Facing Down Flooding with Resilient Design
With multiple offices located in regions prone to natural disasters, Page has long been aware of–and focused on–resilient design as well as hardening of existing infrastructure against potential damage. In 2001 Tropical Storm Allison dumped a then-record amount of rainfall on the city of Houston, flooding the world-renown Texas Medical Center in the process, endangering patient care and causing millions of dollars in damage.
When the waters receded, facility leaders immediately began planning to incorporate lessons learned into resilient designs to help withstand the next massive storm. Page worked closely with MD Anderson Cancer Center, Baylor College of Medicine, The University of Texas Medical Branch, and others to design more flood- and storm-resistant facilities. Health Facilities Management Magazine (HFMM) recently noticed their efforts paid off.
Last fall, when Hurricane Harvey followed Allison’s path by rotating over Houston for days and setting a new rainfall record in the process, Page client MD Anderson Cancer Center found itself much better prepared. The firm had designed enormous watertight storm gates and a massive flood wall around the building. Tim Peglow, SASHE, associate vice president of patient care and prevention facilities at MD Anderson, said the facility fared well during Harvey. Nevertheless, he added the hospital continues to be diligent about keeping its resiliency planning as up-to-date as possible.
“I don’t think any of us thought a storm could be worse than Allison, and then Harvey hit,” Peglow was quoted in the article. “I’d like to say we’re prepared to take on anything because we survived Harvey, but the next one could be even worse.”
HFMM notes that the 2018 Hospital Construction Survey results reveal a growing number of hospitals are factoring resiliency planning into their overall design strategy. It shows 89 percent of respondents consider resiliency—a design style that resists a variety of natural or human-induced disasters and aids in quick recovery—when designing and building new spaces. While the health care industry has always incorporated disaster planning into facility design, resilient design has previously played a bigger role in parts of the country commonly ravaged by such disasters as hurricanes and tornadoes.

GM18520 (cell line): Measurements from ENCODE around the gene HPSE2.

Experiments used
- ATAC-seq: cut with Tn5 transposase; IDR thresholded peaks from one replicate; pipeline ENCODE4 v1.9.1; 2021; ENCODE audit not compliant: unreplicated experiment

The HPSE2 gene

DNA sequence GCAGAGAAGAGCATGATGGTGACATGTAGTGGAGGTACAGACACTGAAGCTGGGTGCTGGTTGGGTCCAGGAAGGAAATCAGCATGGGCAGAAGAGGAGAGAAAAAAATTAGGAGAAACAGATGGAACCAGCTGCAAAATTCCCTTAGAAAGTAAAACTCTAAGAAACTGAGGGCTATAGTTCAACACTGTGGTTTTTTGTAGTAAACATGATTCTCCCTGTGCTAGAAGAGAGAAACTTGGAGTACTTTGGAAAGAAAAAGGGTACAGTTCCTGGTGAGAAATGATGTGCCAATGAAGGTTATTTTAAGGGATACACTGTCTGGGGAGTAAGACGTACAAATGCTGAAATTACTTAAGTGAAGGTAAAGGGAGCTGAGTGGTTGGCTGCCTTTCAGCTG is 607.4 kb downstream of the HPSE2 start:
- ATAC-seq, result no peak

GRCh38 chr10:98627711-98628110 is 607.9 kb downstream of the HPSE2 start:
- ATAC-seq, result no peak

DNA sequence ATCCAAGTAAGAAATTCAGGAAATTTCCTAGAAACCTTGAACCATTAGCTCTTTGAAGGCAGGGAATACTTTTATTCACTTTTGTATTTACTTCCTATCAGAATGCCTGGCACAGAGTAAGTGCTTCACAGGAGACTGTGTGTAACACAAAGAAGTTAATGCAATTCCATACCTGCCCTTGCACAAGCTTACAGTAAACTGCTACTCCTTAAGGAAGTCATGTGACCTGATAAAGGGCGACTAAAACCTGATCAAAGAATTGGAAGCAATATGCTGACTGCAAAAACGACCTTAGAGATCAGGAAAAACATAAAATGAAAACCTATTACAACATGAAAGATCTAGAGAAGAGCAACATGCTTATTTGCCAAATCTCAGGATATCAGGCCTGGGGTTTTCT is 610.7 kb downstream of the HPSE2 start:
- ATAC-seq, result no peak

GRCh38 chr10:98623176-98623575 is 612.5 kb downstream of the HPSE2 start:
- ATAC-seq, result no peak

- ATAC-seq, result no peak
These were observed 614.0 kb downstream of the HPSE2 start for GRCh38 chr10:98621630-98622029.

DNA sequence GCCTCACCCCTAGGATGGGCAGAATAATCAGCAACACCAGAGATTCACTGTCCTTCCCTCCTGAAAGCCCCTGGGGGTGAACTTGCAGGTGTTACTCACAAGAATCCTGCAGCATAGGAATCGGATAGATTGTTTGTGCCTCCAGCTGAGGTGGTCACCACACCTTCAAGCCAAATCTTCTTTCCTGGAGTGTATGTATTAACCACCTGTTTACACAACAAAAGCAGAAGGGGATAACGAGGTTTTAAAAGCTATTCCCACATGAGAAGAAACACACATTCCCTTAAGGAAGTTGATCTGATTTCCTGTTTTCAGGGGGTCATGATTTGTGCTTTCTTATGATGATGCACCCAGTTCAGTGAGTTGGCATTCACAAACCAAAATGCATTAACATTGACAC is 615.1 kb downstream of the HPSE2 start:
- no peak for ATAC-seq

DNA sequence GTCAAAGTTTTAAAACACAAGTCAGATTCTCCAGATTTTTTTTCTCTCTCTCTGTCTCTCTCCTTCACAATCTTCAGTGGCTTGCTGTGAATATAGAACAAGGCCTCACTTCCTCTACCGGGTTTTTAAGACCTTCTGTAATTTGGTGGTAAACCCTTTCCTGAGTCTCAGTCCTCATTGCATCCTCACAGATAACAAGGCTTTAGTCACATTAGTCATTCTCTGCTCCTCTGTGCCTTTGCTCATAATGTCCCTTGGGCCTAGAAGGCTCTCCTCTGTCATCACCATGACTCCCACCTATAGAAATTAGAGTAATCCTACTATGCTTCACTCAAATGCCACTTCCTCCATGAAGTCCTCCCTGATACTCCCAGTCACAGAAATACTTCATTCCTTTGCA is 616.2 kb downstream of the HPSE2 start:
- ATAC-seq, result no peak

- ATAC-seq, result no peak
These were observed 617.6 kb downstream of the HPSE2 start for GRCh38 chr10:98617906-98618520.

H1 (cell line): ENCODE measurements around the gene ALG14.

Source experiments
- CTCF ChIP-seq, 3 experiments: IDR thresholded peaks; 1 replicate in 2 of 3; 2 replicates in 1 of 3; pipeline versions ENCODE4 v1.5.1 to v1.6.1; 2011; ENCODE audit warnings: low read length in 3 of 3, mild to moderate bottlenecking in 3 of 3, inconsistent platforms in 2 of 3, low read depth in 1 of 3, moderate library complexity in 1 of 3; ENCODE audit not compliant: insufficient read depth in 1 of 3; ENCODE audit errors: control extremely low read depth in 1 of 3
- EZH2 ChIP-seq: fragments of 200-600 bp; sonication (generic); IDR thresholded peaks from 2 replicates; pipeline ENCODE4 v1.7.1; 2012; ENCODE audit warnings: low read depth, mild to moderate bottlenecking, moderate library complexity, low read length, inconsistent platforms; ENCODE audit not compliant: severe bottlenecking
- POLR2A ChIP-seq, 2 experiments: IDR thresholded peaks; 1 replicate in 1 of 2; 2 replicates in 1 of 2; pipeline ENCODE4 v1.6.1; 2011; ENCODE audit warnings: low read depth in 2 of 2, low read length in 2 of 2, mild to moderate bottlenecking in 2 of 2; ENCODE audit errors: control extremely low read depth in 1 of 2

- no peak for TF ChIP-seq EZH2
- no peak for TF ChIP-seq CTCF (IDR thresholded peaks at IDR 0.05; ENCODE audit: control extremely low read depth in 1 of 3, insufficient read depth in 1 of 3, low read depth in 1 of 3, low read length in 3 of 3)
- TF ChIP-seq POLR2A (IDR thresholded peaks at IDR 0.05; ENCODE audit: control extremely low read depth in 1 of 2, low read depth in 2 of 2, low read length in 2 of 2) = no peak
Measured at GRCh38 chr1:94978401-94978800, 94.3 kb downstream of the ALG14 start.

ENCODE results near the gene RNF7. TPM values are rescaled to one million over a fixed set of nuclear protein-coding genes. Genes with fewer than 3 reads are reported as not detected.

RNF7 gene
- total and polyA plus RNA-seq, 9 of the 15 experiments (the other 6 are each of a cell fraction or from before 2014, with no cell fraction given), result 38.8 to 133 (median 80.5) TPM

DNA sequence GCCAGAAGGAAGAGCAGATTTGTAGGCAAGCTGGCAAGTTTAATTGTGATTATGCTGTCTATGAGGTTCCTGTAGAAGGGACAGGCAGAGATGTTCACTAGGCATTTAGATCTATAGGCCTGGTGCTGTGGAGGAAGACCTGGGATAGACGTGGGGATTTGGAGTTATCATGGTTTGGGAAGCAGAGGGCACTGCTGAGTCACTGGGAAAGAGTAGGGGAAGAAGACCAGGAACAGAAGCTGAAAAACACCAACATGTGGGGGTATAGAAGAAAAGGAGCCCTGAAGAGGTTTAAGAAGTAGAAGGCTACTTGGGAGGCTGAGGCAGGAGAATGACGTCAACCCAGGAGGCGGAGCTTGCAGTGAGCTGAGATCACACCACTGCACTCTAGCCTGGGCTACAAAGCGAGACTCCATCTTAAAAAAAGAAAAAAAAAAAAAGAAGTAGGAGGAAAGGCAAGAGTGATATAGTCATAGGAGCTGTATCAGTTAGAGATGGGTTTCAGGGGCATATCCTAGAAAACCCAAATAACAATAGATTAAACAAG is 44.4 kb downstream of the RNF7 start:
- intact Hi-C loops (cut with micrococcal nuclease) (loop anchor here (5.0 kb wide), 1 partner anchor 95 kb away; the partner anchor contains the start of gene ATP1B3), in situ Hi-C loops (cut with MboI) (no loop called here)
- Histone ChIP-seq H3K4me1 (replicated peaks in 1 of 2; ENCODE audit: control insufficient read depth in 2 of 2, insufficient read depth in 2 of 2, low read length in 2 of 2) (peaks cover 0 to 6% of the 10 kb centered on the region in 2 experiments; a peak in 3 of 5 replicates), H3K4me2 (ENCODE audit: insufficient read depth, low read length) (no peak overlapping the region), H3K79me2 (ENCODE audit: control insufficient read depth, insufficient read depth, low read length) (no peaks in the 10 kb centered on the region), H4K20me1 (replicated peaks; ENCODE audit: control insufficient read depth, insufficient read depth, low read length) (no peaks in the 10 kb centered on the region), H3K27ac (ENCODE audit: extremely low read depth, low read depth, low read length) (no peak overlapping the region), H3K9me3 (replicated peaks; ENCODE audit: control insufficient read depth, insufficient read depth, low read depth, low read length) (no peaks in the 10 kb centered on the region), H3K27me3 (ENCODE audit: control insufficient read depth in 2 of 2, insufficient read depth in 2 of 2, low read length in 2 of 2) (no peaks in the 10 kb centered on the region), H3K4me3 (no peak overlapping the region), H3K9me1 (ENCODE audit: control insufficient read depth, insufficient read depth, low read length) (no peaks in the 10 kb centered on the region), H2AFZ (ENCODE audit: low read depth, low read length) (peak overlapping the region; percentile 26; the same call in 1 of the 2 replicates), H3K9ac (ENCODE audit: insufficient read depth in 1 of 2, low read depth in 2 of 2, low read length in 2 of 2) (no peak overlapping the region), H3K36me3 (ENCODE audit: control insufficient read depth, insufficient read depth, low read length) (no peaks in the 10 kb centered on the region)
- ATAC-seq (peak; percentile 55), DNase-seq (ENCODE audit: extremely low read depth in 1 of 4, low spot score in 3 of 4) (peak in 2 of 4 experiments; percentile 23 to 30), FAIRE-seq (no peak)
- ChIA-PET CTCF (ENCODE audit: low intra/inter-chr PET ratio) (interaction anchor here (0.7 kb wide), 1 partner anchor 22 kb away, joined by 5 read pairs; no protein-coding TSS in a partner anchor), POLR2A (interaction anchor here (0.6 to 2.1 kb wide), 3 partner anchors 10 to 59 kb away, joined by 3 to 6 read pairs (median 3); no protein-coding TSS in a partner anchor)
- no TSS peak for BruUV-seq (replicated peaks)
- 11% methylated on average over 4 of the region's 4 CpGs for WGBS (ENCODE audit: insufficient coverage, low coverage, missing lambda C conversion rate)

Today, the number and scale of natural disasters sustained in the US in 2017 is causing every industry to re-examine its priorities and increase emphasis on resilient design and planning. With offices in every continental US time zone, Page has planned resilient design for hurricanes, tornados, flooding, winter storms, earthquakes and more. To learn more about the firm’s efforts, click here.
- John Clegg
- Elizabeth Foster
- Wendy Heger
- Jill Kurtz
- Andrew Sullivan
- Jeffrey Mechlem, Jr.
- Kurt Neubek
- Robert Phinney
- Jeffrey S. Willis
- Marissa Yu
- Faster building performance analysis helps architects meet AIA 2030 goals
- Protecting San Francisco’s Trees
- Building Forward: Meals on Wheels
- Building Equity in Communities
- Nurturing Resiliency through Relationships
- Overview: Planning and Responding to Disasters
- Saving Houston’s History: Q&A with Architect John Cryer III